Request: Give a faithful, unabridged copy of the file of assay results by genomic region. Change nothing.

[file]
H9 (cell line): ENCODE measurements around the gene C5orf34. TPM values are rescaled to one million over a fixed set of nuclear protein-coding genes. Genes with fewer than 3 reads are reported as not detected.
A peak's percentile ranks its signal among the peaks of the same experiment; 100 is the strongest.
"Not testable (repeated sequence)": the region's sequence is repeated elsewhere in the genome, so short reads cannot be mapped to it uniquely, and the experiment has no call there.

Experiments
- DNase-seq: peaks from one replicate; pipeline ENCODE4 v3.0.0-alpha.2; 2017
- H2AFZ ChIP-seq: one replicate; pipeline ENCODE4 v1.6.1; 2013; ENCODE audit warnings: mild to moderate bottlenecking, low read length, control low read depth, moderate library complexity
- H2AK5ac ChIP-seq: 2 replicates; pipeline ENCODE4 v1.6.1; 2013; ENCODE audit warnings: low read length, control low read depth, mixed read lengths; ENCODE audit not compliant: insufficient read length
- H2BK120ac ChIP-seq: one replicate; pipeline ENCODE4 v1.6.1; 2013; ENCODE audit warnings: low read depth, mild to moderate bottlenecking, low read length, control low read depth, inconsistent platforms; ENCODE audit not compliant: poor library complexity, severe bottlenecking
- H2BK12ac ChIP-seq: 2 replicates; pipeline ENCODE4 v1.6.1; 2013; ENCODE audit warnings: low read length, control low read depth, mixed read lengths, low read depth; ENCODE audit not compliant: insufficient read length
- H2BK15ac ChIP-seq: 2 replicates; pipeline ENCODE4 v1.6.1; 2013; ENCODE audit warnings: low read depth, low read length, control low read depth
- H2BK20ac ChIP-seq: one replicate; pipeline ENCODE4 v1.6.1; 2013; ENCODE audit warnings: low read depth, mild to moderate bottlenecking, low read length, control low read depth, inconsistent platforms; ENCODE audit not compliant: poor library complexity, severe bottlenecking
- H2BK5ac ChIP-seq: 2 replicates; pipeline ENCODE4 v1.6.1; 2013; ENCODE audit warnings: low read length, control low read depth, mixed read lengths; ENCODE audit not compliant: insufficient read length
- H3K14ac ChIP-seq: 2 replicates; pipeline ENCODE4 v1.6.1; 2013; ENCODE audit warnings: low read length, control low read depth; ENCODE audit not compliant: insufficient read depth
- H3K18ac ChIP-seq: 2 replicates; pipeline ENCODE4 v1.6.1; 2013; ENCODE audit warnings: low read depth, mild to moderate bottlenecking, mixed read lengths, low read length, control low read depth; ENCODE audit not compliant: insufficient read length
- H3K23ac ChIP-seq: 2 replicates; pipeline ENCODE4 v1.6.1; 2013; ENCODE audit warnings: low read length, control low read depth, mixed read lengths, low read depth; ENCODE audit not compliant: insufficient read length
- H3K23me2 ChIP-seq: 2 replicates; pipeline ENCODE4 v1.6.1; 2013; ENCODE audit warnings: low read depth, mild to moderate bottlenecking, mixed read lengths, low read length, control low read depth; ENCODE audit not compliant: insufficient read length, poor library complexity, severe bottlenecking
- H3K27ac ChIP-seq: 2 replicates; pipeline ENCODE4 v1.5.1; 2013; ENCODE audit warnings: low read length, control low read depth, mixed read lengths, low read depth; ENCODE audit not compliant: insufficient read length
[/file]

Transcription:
H9 (cell line): ENCODE measurements around the gene C5orf34. TPM values are rescaled to one million over a fixed set of nuclear protein-coding genes. Genes with fewer than 3 reads are reported as not detected.
A peak's percentile ranks its signal among the peaks of the same experiment; 100 is the strongest.
"Not testable (repeated sequence)": the region's sequence is repeated elsewhere in the genome, so short reads cannot be mapped to it uniquely, and the experiment has no call there.

Experiments
- DNase-seq: peaks from one replicate; pipeline ENCODE4 v3.0.0-alpha.2; 2017
- H2AFZ ChIP-seq: one replicate; pipeline ENCODE4 v1.6.1; 2013; ENCODE audit warnings: mild to moderate bottlenecking, low read length, control low read depth, moderate library complexity
- H2AK5ac ChIP-seq: 2 replicates; pipeline ENCODE4 v1.6.1; 2013; ENCODE audit warnings: low read length, control low read depth, mixed read lengths; ENCODE audit not compliant: insufficient read length
- H2BK120ac ChIP-seq: one replicate; pipeline ENCODE4 v1.6.1; 2013; ENCODE audit warnings: low read depth, mild to moderate bottlenecking, low read length, control low read depth, inconsistent platforms; ENCODE audit not compliant: poor library complexity, severe bottlenecking
- H2BK12ac ChIP-seq: 2 replicates; pipeline ENCODE4 v1.6.1; 2013; ENCODE audit warnings: low read length, control low read depth, mixed read lengths, low read depth; ENCODE audit not compliant: insufficient read length
- H2BK15ac ChIP-seq: 2 replicates; pipeline ENCODE4 v1.6.1; 2013; ENCODE audit warnings: low read depth, low read length, control low read depth
- H2BK20ac ChIP-seq: one replicate; pipeline ENCODE4 v1.6.1; 2013; ENCODE audit warnings: low read depth, mild to moderate bottlenecking, low read length, control low read depth, inconsistent platforms; ENCODE audit not compliant: poor library complexity, severe bottlenecking
- H2BK5ac ChIP-seq: 2 replicates; pipeline ENCODE4 v1.6.1; 2013; ENCODE audit warnings: low read length, control low read depth, mixed read lengths; ENCODE audit not compliant: insufficient read length
- H3K14ac ChIP-seq: 2 replicates; pipeline ENCODE4 v1.6.1; 2013; ENCODE audit warnings: low read length, control low read depth; ENCODE audit not compliant: insufficient read depth
- H3K18ac ChIP-seq: 2 replicates; pipeline ENCODE4 v1.6.1; 2013; ENCODE audit warnings: low read depth, mild to moderate bottlenecking, mixed read lengths, low read length, control low read depth; ENCODE audit not compliant: insufficient read length
- H3K23ac ChIP-seq: 2 replicates; pipeline ENCODE4 v1.6.1; 2013; ENCODE audit warnings: low read length, control low read depth, mixed read lengths, low read depth; ENCODE audit not compliant: insufficient read length
- H3K23me2 ChIP-seq: 2 replicates; pipeline ENCODE4 v1.6.1; 2013; ENCODE audit warnings: low read depth, mild to moderate bottlenecking, mixed read lengths, low read length, control low read depth; ENCODE audit not compliant: insufficient read length, poor library complexity, severe bottlenecking
- H3K27ac ChIP-seq: 2 replicates; pipeline ENCODE4 v1.5.1; 2013; ENCODE audit warnings: low read length, control low read depth, mixed read lengths, low read depth; ENCODE audit not compliant: insufficient read length